By now, we have some concepts about the Azure Resource Manager, now let’s dive into the demo.

I will be using VS Code for editing files and deploying them to Azure. There is one extension from Microsoft called Azure Resource Manager (ARM) tools. I am using this extension in VS Code because it gives great IntelliSense and snippets to work with.

azure-resource-manager-tool
{
  "$schema": "https://schema.management.azure.com/schemas/2019-04-01/deploymentTemplate.json#",
  "contentVersion": "1.0.0.0",
  "parameters": {},
  "functions": [],
  "variables": {},
  "resources": [
{
    "name": "storageaccount1",
    "type": "Microsoft.Storage/storageAccounts",
    "apiVersion": "2019-06-01",
    "tags": {
        "displayName": "storageaccount1"
    },
    "location": "[resourceGroup().location]",
    "kind": "StorageV2",
    "sku": {
        "name": "Standard_LRS",
        "tier": "Standard"
    }
}
  ],
  "outputs": {}
}

As we have hardcoded the name of the resource, which is not the best approach because we need to update our templates several times. So, let’s add parameters in our template. We can add parameters for storage name as below.

"parameters": {
      "storageName": {
           "type":"string",
        "minLength":3,
        "maxLength":24
      }
  }

We can also add validation. Now we have our parameters ready, we can get the value by calling function. To call function in ARM Templates, we can call the function inside [] brackets. The function for the parameters is called parameters which takes the name of the parameter as argument.

"name": "[parameters('storageName')]",

Now, we need to provide the parameter name in the PowerShell script.

We can also add parameters for list of allowed values for storage SKU, which will run validation before it gets deployed.

"storageSKU": {
      "type": "string",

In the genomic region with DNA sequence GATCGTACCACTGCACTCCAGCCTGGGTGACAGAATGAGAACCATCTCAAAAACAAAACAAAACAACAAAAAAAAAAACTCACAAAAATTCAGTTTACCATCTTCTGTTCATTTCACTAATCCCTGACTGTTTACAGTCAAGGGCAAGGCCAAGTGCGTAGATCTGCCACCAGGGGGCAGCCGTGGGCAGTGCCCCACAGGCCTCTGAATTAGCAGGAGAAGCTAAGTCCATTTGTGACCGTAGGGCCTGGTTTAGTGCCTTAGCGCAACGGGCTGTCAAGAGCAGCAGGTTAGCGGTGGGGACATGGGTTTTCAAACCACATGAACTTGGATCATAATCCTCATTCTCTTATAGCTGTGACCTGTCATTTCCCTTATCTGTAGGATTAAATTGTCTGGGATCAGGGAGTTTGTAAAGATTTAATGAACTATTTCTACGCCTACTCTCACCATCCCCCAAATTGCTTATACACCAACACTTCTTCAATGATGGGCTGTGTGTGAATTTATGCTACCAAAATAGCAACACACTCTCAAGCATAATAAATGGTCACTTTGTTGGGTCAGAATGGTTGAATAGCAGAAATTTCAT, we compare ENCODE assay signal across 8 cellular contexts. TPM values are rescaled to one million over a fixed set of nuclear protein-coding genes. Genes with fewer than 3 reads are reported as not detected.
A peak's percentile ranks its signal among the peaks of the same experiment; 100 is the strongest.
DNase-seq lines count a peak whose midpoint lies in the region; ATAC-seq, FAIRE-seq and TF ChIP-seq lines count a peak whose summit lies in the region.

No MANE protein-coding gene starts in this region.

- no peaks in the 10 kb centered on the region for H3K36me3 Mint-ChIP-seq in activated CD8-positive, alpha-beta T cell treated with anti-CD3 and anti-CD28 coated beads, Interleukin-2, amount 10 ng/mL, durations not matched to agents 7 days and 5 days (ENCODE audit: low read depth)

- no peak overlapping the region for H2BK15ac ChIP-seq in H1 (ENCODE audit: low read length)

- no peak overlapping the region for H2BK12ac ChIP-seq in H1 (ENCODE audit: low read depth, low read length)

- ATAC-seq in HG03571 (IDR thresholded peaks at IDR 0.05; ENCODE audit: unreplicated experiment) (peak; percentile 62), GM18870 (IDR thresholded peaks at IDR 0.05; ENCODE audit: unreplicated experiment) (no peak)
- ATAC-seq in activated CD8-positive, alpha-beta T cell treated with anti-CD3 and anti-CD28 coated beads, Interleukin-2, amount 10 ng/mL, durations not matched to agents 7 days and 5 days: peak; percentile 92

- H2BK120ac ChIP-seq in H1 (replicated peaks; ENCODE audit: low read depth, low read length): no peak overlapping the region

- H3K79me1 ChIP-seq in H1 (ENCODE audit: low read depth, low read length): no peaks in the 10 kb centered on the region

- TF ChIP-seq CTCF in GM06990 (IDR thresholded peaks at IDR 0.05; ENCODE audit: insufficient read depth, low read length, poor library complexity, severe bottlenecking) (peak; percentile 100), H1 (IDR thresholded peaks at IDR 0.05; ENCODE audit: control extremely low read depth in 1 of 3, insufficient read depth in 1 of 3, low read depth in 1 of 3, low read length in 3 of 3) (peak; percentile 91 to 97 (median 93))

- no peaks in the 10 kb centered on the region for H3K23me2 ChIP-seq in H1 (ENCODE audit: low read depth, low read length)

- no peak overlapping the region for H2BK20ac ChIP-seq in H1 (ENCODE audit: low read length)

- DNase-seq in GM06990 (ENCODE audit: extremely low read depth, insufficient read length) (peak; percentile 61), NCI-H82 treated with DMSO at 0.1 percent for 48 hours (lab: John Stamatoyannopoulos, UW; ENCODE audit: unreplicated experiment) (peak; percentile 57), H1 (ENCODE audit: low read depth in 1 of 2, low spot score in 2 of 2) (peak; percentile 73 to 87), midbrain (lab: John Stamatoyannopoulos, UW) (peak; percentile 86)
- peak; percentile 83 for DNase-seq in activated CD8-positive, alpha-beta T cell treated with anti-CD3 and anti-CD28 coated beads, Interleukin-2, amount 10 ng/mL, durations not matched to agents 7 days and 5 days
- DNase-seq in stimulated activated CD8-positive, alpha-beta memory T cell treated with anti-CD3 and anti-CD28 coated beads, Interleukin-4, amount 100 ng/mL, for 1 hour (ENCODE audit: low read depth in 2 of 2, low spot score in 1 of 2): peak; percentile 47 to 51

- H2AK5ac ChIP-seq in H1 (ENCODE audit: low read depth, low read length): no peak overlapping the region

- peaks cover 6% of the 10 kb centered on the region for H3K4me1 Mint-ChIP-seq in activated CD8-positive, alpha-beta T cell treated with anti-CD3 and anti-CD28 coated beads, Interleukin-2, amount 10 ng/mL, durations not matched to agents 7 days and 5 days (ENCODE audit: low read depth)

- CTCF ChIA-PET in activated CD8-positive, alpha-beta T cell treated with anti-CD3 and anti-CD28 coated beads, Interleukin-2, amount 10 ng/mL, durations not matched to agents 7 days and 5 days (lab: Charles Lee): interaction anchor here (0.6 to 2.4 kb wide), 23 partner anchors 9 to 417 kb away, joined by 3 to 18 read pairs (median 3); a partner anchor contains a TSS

"allowedValues": [
        "Standard_LRS",
        "Standard_GRS",
        "Standard_RAGRS",
        "Standard_ZRS",
        "Premium_LRS",
        "Premium_ZRS",
        "Standard_GZRS",
        "Standard_RAGZRS"
      ]
    }

The final template will look like this

{
  "$schema": "https://schema.management.azure.com/schemas/2019-04-01/deploymentTemplate.json#",
  "contentVersion": "1.0.0.0",
  "parameters": {
    "storageName": {
      "type": "string",
      "minLength": 3,
      "maxLength": 24
    },
    "storageSKU": {
      "type": "string",
      "allowedValues": [
        "Standard_LRS",
        "Standard_GRS",
        "Standard_RAGRS",
        "Standard_ZRS",
        "Premium_LRS",
        "Premium_ZRS",
        "Standard_GZRS",
        "Standard_RAGZRS"
      ]
    }
  },
  "functions": [],
  "variables": {},
  "resources": [
    {
      "name": "[parameters('storageName')]",
      "type": "Microsoft.Storage/storageAccounts",
      "apiVersion": "2019-06-01",
      "tags": {
        "displayName": "storageaccount1" // optional
      },
      "location": "[resourceGroup().location]",
      "kind": "StorageV2",
      "sku": {
        "name": "[parameters('storageSKU')]",
        "tier": "Standard"
      }
    }
  ],
  "outputs": {}
}
storage.json

Now, you can create a PowerShell script to deploy the template like this.

$rg = 'arm-demo-01'
New-AzResourceGroup -Name $rg -Location northeurope -Force

New-AzResourceGroupDeployment `
    -Name 'new-storage' `
    -ResourceGroupName $rg `
    -TemplateFile 'storage.json' `
    -storageName 'armdemostorage01a' `
    -storageSKU 'Standard_LRS'
storage.ps1
powershell-script

Now, the template can be deployed using the terminal. Navigate to the folder where template file is stored. First connect to Azure account by typing the following command in the terminal.

Connect-AZAccount

Then, execute the PowerShell file.

arm-storage-deployment

Now, you can see that the resource has been deployed successfully.

Additional resources:

Azure Quickstart Templates
Deploy Azure resources through the Azure Resource Manager with community contributed<br>templates to get more done. Deploy, learn, fork and contribute back.
Azure/azure-quickstart-templates
Azure Quickstart Templates. Contribute to Azure/azure-quickstart-templates development by creating an account on GitHub.